Council Member Paul Ostrow (1st Ward) agreed, but Council Member Lisa Goodman (7th Ward) said the city must make hard choices about spending decisions.

"So if it means taking money from debt repayment for the shortfall at the Target Center or … programs like mortgage foreclosure prevention and commercial corridor revitalization, I would not support a diversion of funds from those priorities to NRP," Goodman said.

‘Something to rely on’

To date, all but one of the city’s neighborhoods has participated in NRP. At the very least, Miller argued, neighborhoods need reliable funding predictions to plan for their futures.

Biehn, the Whittier Alliance executive director, knows that all too well. The September funding estimate not only put neighborhood initiatives at risk, but also her job and the jobs of two Whittier staff members.

"If you don’t fund the jobs, who does the other stuff?" she asked, referring to the other neighborhood initiatives.

She said neighborhood leaders never expected NRP to be around forever.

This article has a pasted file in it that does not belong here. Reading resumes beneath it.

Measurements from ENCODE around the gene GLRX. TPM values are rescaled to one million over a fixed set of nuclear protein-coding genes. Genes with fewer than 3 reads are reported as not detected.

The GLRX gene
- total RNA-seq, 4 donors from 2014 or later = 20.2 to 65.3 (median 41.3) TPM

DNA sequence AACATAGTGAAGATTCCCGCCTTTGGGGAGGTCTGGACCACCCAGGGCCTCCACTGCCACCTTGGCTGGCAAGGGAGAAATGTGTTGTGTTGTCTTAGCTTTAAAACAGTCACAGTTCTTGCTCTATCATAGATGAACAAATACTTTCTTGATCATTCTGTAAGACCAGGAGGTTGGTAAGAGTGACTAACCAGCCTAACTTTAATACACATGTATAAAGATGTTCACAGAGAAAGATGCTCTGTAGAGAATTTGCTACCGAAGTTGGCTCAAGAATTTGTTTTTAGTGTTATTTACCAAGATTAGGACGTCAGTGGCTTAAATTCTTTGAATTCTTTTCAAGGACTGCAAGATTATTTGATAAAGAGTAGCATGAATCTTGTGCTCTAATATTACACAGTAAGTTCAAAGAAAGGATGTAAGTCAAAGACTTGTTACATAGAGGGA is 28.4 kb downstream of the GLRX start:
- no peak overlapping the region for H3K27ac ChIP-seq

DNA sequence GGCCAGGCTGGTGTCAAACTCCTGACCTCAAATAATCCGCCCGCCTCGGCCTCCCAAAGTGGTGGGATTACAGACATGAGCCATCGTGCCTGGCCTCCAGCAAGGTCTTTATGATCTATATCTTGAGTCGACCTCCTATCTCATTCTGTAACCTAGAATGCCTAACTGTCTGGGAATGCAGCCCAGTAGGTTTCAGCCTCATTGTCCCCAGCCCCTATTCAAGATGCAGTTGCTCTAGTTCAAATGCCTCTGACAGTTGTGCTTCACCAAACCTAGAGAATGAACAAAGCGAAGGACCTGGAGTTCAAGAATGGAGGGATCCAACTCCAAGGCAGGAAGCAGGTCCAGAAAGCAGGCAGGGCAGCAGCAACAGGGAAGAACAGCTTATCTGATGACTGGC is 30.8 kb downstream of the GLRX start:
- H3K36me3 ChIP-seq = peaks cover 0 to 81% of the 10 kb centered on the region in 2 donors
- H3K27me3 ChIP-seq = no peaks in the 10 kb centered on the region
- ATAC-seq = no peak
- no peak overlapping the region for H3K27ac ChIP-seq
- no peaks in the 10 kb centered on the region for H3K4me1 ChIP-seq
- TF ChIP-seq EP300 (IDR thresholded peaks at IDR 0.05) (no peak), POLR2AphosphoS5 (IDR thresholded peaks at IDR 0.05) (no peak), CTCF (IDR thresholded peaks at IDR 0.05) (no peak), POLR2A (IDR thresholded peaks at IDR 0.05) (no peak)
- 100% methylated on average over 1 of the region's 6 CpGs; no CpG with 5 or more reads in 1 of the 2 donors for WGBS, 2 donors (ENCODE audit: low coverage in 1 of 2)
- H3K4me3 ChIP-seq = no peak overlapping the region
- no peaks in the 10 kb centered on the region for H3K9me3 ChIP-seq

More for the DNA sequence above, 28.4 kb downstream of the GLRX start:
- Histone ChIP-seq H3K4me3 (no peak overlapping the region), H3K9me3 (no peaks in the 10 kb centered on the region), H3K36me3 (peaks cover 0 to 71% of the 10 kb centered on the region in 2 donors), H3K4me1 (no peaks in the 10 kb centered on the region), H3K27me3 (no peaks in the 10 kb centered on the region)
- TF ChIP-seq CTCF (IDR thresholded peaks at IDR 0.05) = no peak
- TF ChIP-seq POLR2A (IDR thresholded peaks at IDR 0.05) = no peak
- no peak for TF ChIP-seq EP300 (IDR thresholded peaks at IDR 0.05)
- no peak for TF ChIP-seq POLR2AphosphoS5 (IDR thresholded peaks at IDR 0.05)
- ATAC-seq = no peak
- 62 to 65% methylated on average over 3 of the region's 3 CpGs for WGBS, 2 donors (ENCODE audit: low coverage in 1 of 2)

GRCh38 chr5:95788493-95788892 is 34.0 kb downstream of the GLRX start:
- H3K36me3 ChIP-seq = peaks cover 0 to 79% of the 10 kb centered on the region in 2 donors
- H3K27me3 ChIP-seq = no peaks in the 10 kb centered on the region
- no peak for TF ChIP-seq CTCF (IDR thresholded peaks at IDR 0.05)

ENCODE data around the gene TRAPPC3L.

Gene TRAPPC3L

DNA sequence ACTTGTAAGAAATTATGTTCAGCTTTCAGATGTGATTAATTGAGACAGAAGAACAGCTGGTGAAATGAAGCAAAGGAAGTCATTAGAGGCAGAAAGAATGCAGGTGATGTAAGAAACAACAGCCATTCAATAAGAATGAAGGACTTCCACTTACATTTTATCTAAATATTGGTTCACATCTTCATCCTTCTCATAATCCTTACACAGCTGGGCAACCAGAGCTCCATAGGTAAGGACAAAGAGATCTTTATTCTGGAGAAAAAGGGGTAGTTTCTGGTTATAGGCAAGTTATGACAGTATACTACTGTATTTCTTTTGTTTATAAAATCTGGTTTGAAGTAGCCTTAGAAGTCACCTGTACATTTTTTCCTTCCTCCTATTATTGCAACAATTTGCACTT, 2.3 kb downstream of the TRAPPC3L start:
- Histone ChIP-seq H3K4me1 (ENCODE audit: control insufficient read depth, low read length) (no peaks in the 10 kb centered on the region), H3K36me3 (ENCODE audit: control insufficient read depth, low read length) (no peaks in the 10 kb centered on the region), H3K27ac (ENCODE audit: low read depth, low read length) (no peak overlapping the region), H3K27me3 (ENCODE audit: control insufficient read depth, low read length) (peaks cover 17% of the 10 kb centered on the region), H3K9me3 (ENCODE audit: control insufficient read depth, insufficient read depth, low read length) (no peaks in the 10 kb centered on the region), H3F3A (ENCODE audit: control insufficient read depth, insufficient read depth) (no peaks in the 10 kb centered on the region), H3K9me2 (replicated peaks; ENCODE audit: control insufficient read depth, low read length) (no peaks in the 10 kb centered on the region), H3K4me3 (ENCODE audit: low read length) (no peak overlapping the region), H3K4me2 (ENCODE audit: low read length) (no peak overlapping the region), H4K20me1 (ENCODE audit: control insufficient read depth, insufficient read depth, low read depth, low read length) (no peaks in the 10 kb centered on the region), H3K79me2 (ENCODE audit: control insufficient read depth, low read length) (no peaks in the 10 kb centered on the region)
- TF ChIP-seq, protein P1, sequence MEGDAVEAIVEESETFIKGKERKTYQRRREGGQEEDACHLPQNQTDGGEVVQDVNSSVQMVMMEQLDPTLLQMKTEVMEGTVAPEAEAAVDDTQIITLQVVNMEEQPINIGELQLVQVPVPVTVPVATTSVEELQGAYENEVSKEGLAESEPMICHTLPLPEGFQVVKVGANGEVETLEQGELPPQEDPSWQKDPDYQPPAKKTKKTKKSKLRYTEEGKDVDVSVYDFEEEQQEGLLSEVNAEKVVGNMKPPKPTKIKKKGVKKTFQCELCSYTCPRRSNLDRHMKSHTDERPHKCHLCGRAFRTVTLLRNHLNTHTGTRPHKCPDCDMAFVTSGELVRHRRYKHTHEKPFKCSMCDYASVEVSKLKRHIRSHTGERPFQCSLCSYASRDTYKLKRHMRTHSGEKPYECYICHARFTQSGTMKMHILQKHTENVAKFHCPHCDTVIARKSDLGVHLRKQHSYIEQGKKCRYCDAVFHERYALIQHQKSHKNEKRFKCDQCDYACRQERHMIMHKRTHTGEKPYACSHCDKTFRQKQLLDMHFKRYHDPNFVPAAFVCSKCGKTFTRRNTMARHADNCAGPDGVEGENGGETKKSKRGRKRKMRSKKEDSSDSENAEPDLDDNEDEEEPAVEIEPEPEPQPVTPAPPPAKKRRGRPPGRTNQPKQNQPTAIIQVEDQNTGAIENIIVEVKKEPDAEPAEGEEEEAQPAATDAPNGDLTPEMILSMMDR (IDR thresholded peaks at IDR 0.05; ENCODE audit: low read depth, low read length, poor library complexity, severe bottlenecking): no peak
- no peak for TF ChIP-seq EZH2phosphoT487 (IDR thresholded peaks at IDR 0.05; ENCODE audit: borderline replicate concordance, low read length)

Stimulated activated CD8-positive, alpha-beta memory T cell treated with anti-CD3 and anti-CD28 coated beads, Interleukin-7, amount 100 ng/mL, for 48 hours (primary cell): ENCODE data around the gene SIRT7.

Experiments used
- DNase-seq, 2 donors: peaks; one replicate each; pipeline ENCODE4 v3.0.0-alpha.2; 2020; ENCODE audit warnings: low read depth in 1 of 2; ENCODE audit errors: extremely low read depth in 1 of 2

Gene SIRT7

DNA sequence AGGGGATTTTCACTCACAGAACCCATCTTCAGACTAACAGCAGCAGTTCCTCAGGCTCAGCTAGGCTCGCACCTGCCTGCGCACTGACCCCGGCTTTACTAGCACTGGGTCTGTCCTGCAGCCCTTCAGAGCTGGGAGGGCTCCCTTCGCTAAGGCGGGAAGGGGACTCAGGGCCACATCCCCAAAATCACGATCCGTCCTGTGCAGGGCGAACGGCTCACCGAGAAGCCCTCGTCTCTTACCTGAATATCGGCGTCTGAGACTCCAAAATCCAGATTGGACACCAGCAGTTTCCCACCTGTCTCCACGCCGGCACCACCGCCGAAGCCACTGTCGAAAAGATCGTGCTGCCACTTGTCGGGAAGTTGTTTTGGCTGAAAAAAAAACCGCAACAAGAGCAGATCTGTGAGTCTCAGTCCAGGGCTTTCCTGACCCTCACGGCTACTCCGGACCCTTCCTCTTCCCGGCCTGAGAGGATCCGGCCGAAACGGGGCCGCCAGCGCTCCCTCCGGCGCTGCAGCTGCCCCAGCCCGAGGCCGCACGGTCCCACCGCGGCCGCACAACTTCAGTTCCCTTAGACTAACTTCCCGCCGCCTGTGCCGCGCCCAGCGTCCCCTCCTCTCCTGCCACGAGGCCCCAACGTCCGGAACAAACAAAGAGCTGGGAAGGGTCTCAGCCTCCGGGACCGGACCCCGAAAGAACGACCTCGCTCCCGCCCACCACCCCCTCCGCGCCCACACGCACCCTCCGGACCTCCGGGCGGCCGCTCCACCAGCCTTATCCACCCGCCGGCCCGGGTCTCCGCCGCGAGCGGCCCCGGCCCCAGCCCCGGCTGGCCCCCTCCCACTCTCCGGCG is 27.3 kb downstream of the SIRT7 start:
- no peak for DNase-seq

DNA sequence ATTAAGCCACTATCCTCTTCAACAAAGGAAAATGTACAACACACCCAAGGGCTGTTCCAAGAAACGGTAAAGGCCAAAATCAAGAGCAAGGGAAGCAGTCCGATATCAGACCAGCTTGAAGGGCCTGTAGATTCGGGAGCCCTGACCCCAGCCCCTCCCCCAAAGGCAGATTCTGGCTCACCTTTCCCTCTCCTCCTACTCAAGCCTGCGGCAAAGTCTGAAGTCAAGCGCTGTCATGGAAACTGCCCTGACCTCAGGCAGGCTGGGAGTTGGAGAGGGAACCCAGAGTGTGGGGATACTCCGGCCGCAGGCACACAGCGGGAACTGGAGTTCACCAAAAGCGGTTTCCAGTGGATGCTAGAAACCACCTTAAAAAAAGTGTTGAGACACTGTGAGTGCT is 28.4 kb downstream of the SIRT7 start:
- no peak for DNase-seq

The Alliance, founded in 1977, predated NRP by more than a decade, and was making plans to survive beyond the program’s 20-year lifespan.

"We’ve always been watching our budget very, very carefully," Biehn said.

The Alliance set up a revolving-loan fund as a revenue source independent of NRP, ramped-up fundraising efforts and looked for possible grant sources. Biehn said they expected to have a few more years to secure funding for the neighborhood.

That’s what made Miller’s Sept. 20 letter to the neighborhoods such a shock. Suddenly, the window to achieve financial independence was shrunk dramatically.

The new phase II estimate release Oct. 1 grants Biehn, her co-workers and the neighborhood a reprieve.

"It would keep us in business," she said. "It extends our ability to find alternative funding and to make different plans."

Still, Biehn said the city failed to make a "good-faith effort" to provide neighborhoods with solid funding projections.

"Maybe solid numbers are never possible when you’re talking about city budgets," she said. "But at least (give us) reasonable estimates that are something to rely on."